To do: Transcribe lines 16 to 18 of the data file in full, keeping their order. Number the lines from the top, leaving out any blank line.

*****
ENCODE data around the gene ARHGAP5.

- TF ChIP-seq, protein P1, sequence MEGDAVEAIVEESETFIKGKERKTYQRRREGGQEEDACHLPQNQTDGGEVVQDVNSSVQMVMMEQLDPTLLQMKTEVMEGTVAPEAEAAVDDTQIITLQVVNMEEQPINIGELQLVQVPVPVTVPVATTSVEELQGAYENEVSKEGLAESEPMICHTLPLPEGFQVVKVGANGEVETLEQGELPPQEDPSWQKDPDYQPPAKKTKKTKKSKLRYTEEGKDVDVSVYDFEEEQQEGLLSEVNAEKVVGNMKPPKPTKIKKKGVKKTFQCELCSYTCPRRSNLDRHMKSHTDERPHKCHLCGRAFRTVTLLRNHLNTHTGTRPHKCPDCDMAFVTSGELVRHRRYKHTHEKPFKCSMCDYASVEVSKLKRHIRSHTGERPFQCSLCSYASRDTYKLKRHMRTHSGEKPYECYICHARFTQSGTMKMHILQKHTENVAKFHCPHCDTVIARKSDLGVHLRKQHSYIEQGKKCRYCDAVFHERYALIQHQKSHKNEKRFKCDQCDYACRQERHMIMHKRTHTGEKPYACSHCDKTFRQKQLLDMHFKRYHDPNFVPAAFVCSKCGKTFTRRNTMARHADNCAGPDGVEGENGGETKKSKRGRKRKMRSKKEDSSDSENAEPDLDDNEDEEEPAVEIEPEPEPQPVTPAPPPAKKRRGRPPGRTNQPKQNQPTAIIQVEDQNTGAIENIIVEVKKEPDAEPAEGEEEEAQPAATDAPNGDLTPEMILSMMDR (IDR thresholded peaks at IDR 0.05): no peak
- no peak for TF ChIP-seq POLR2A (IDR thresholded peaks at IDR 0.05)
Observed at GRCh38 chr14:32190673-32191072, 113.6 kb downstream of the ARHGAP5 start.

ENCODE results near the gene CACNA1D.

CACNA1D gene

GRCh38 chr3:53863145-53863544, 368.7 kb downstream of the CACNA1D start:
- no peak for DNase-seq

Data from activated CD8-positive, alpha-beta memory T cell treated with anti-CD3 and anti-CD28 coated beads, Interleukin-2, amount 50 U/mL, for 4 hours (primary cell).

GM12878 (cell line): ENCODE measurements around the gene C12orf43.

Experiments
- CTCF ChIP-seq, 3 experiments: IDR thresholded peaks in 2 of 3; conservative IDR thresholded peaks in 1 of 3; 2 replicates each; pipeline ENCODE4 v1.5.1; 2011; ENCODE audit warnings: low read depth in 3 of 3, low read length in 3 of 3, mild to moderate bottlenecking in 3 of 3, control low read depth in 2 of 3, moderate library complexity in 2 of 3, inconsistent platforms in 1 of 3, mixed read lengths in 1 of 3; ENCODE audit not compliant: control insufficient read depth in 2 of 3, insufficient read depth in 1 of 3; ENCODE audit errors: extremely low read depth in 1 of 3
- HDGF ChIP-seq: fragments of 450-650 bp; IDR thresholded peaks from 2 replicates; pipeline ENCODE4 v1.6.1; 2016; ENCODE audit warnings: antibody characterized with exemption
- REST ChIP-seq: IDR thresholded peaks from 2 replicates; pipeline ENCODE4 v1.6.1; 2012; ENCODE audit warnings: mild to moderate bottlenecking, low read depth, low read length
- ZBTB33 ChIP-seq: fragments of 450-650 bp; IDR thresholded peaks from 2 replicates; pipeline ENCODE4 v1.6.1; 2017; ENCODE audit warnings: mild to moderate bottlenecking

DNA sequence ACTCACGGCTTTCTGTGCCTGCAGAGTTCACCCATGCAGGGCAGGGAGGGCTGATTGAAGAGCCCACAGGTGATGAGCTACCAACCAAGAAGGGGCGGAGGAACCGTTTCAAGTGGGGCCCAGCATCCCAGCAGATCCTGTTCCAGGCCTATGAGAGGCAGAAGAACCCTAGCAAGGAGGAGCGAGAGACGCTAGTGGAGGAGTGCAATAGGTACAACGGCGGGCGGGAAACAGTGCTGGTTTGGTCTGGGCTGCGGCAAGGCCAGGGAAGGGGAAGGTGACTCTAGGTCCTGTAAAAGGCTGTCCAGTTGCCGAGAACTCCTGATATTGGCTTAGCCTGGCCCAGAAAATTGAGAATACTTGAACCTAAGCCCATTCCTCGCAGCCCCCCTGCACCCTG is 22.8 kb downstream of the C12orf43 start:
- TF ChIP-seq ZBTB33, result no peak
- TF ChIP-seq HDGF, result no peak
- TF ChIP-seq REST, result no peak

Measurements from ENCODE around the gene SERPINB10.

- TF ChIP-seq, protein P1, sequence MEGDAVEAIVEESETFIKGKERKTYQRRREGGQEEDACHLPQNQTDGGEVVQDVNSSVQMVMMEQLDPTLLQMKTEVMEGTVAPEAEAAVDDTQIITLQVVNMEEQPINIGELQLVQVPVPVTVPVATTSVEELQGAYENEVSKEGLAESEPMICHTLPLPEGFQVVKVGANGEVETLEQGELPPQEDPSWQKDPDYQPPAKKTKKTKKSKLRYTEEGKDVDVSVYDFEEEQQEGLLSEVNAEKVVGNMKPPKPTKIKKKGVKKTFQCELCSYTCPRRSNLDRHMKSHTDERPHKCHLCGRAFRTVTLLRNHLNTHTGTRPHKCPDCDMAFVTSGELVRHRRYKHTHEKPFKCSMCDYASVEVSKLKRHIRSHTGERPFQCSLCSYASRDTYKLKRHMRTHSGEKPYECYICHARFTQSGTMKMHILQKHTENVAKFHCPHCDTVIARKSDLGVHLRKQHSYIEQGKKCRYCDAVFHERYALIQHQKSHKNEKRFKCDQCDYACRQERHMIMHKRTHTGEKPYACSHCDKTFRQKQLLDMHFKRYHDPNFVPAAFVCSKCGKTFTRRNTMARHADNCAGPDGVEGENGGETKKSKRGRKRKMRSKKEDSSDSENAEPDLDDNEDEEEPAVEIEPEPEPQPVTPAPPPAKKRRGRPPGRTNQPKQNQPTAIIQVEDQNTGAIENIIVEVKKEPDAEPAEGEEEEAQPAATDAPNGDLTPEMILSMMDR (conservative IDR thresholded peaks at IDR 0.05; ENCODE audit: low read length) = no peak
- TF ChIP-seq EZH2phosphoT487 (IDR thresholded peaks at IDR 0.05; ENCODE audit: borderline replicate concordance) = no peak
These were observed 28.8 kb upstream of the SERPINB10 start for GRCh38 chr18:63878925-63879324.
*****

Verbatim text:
DNA sequence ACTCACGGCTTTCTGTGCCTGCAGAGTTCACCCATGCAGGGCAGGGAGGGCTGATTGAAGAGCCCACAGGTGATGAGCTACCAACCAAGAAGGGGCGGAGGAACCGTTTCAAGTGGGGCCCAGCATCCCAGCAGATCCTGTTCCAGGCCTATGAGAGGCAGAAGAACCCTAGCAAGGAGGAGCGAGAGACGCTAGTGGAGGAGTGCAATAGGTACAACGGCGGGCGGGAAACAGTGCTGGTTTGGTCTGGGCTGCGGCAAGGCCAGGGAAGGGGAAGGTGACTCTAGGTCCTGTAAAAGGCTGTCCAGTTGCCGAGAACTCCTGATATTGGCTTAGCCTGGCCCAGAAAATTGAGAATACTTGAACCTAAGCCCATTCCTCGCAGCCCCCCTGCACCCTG is 22.8 kb downstream of the C12orf43 start:
- TF ChIP-seq ZBTB33, result no peak
- TF ChIP-seq HDGF, result no peak